It was the first power-play goal by the Bruins against the Canadiens in a playoff game since April 18, 2009, a stretch that spanned parts of three series and 14 games, and covered 38 power plays.

Plekanec went off again at 1:30, this time for high sticking, and Boston needed all of six seconds to make it 3-0. Defenseman Torey Krug made a backhand pass across the ice from the right corner to the left side of the slot, where Iginla smacked a one-timer past Price for his second goal of the series.

"I think our power play was due," Bruins coach Claude Julien said. "After the first period, our power play was just average so we had a little chat and talked about bringing the intensity up there on our power play and winning more battles and making stronger plays. And it gave us obviously those two goals, which were huge for us, but as always and as a normal situation will tell you, you always like to play for the lead, and it was nice for us to have it and be able to hang onto it.

Montreal ended Rask's shutout streak at 14:39 with a power-play goal. Plekanec took a wrist shot into traffic and the puck deflected off Gallagher and went past Rask to make it 3-1.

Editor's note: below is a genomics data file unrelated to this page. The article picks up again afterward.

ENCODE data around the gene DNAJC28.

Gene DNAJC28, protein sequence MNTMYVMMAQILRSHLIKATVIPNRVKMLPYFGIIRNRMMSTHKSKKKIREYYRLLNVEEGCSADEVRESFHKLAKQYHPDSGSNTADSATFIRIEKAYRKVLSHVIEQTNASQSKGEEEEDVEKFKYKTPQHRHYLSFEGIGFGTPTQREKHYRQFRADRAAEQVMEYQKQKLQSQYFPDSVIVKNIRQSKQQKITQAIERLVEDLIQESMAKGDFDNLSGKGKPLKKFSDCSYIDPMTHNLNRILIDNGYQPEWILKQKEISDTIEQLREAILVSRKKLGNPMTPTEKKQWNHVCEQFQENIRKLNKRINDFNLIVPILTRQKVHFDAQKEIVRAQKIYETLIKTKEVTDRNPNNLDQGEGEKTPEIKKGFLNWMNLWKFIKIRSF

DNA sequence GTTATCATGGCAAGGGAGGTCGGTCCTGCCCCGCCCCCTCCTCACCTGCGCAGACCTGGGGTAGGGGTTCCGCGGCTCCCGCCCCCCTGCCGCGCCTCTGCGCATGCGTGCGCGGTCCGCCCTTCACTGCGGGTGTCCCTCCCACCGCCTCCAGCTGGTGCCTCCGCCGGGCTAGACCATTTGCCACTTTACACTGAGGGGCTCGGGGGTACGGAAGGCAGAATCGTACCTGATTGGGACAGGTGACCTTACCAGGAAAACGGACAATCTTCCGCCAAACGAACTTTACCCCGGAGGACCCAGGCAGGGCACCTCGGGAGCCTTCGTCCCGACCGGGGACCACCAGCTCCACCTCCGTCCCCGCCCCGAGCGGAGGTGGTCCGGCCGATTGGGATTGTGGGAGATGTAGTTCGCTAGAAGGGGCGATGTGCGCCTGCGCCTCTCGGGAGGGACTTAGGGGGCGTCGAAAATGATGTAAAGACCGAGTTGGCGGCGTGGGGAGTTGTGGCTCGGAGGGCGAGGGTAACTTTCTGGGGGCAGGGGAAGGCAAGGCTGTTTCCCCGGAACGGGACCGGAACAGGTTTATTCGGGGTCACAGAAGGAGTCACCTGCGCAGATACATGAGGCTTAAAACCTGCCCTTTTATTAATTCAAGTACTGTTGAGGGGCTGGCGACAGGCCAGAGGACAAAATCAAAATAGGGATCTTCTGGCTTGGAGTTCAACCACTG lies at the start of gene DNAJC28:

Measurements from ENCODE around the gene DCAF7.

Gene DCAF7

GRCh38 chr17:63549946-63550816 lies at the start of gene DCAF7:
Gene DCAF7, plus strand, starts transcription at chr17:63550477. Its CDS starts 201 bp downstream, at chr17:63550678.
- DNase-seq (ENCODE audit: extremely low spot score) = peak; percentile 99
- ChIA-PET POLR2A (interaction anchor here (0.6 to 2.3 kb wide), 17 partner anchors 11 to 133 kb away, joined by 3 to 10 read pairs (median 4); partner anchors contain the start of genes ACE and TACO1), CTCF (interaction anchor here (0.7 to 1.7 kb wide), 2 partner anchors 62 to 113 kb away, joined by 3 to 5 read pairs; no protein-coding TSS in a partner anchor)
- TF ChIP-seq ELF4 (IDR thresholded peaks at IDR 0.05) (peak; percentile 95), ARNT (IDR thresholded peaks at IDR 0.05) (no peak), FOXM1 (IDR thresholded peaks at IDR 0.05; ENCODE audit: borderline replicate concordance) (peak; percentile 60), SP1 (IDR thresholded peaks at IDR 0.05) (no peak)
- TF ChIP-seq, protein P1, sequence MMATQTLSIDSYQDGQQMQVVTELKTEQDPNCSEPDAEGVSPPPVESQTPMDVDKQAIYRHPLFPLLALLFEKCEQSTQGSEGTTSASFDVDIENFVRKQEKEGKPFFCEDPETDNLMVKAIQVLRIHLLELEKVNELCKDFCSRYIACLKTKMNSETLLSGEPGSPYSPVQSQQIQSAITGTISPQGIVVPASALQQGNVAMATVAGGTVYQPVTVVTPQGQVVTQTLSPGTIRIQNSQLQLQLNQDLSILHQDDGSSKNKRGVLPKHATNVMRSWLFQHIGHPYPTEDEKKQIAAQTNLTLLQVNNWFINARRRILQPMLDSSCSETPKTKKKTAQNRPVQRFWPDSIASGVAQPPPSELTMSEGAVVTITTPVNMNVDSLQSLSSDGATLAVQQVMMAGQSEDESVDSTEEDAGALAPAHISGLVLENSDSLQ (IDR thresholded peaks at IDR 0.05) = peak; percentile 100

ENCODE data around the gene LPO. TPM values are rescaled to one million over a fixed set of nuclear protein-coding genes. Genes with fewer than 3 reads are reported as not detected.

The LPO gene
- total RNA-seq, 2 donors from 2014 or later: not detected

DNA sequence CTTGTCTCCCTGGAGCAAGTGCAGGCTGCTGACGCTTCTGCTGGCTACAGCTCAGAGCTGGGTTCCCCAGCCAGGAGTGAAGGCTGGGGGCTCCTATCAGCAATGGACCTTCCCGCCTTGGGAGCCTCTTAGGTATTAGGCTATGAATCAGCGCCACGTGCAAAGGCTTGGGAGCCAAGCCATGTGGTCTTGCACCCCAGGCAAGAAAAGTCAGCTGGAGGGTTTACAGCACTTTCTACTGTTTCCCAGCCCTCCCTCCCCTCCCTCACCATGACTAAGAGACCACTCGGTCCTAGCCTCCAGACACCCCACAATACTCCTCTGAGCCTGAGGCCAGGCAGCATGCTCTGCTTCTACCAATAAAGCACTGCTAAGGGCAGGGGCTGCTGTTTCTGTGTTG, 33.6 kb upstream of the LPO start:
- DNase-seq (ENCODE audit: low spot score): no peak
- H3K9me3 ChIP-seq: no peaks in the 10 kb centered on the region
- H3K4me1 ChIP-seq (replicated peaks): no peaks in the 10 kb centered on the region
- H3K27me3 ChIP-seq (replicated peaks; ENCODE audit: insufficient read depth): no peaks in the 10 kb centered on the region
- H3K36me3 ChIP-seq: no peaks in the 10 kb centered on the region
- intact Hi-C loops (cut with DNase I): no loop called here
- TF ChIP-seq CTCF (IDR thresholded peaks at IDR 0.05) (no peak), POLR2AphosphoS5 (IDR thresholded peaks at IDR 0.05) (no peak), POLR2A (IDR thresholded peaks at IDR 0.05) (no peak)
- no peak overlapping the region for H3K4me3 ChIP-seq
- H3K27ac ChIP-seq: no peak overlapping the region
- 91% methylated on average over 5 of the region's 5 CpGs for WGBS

Eriksson extended the lead to 4-1 at 14:12 of the third period when he won a battle in the slot for the rebound of Fraser's shot and wristed the puck past Price. Subban blasted a power-play one-timer past a screened Rask with 2:29 to play and Price on the bench for an extra attacker.

"They capitalized on a couple opportunities right at the start of the second period, and that was a tough hole to dig out of," Price said. "We're going to stay positive. The series is not over yet. We're going home, and we're going to bring our absolute best."

Subban said after the game that one of the Bruins squirted him with water late in the third period, and a video replay showed that the squirt came from Bruins forward Shawn Thornton, who on Sunday was fined $2,820.52, the maximum permitted under the Collective Bargaining Agreement, for unsportsmanlike conduct.

Subban tried to downplay the incident.

"I was hit [in] my visor twice with water," he said. "Listen, I don't think you guys need to make a big deal out of it. It's one of those irritating things, when you're down 4-2. Listen, they beat us. That's not the reason why we lost today. It's just one of those things; [it] frustrates you even more."

There will be more important things than water squirting on the Bruins' minds in Game 6.

"We expect that we are going to have to play our best game yet," Iginla said. "But we also feel like we want to keep building off what we are doing. Today feels good but that's a part of the playoffs. It's literally as soon as we leave the rink it's done and it's about preparing for that next game and trying to go in there and we know that they are going to try to use their crowd and we are most likely going to need our best game of the series."